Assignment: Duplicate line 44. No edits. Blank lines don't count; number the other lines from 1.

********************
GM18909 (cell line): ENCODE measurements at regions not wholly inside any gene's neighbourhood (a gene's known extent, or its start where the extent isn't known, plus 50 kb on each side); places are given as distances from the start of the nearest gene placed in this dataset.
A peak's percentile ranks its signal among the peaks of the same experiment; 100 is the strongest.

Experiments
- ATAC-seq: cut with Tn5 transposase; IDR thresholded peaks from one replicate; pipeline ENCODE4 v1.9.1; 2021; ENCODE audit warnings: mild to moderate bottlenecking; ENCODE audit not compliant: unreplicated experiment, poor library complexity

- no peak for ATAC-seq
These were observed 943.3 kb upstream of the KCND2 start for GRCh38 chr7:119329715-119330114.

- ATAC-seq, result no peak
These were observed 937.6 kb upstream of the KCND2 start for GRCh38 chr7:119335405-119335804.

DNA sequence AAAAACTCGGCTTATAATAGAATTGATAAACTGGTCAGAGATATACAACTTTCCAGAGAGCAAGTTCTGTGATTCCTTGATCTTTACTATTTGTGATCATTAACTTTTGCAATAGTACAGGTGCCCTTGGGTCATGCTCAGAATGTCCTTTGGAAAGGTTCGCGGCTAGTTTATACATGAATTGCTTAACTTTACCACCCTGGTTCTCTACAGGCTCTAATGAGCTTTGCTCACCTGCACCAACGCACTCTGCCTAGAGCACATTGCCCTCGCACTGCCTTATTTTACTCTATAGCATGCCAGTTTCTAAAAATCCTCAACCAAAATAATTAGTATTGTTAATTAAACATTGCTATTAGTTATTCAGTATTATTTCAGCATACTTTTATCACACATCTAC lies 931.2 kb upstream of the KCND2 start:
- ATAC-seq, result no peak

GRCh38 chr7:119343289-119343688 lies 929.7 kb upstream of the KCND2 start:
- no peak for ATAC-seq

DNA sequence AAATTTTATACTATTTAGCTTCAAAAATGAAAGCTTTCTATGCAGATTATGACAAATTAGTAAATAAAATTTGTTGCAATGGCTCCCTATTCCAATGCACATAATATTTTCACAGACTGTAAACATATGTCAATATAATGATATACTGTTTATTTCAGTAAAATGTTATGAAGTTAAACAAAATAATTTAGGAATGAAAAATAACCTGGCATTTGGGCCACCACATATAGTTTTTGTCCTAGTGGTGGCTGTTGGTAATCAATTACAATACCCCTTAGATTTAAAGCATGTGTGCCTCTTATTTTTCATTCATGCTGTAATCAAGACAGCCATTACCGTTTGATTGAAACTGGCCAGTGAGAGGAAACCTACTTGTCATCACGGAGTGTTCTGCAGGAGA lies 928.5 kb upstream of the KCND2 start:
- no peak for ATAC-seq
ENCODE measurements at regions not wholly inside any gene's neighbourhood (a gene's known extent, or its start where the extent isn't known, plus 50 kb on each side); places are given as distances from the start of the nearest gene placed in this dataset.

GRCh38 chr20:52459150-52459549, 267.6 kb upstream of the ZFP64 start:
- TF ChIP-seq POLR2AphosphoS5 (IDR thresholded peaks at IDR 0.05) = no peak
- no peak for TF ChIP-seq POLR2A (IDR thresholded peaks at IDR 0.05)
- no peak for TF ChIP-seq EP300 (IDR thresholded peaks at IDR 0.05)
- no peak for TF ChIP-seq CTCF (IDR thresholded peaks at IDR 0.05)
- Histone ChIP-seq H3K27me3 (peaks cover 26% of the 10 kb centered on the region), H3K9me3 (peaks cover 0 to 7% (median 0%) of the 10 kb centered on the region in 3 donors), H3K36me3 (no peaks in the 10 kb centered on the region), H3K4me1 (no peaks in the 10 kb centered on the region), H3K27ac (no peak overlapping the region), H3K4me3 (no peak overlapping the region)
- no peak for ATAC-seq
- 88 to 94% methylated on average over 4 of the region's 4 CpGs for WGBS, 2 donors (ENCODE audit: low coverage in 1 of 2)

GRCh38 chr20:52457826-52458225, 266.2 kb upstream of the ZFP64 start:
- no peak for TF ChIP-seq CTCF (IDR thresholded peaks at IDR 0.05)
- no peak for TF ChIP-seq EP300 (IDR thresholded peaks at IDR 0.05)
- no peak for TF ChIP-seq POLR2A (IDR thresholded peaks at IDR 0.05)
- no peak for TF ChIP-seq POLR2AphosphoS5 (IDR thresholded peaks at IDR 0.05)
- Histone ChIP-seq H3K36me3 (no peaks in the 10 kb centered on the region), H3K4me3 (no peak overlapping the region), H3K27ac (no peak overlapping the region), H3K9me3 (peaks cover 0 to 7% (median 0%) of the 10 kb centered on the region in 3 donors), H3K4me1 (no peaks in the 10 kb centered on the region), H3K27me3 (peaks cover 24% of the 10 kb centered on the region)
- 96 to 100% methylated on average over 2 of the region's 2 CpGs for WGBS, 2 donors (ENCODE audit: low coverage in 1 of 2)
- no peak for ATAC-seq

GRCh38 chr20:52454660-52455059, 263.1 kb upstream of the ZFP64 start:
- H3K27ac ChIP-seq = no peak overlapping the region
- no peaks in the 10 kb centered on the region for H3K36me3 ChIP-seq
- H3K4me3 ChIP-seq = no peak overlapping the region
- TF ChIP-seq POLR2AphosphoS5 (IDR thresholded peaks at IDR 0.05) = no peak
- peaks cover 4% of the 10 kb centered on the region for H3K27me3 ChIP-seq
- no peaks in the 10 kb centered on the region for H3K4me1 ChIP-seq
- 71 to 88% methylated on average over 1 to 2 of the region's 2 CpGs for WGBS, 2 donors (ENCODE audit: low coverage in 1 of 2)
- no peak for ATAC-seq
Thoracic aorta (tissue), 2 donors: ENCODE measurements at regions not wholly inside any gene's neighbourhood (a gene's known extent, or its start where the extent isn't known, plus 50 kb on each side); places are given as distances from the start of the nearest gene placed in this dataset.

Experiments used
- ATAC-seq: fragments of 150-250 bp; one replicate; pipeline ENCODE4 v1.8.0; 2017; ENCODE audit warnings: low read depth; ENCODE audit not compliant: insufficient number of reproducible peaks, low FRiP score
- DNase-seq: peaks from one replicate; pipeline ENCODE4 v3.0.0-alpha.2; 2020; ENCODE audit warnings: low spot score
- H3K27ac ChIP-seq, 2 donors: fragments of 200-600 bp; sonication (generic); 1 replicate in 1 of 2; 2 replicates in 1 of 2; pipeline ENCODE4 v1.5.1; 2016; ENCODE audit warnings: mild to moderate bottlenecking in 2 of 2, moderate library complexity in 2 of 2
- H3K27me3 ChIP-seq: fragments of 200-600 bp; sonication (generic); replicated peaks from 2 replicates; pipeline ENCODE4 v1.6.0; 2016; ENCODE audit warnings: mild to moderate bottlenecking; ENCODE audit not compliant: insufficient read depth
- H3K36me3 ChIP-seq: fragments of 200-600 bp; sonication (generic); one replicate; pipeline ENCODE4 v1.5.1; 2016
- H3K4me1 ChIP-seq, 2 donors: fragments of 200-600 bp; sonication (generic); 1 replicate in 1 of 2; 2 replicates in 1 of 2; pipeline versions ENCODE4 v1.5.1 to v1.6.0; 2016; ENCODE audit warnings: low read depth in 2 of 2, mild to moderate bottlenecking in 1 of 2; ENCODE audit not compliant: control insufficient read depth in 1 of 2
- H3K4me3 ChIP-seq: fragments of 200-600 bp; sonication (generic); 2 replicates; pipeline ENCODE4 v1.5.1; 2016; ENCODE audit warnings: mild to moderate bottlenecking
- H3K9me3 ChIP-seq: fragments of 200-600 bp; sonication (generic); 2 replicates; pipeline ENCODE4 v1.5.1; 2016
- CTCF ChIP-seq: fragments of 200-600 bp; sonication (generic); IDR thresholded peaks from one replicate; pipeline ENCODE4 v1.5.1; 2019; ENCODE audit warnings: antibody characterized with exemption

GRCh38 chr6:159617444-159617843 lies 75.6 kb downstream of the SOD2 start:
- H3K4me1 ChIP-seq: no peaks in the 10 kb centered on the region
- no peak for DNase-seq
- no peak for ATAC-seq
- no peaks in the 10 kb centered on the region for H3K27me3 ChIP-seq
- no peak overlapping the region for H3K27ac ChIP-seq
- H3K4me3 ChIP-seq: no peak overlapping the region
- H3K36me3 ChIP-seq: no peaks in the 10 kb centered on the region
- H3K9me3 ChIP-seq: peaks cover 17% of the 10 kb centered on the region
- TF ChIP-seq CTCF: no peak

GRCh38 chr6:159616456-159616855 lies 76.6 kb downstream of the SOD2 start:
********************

- DNase-seq: peaks from one replicate; pipeline ENCODE4 v3.0.0-alpha.2; 2020; ENCODE audit warnings: low spot score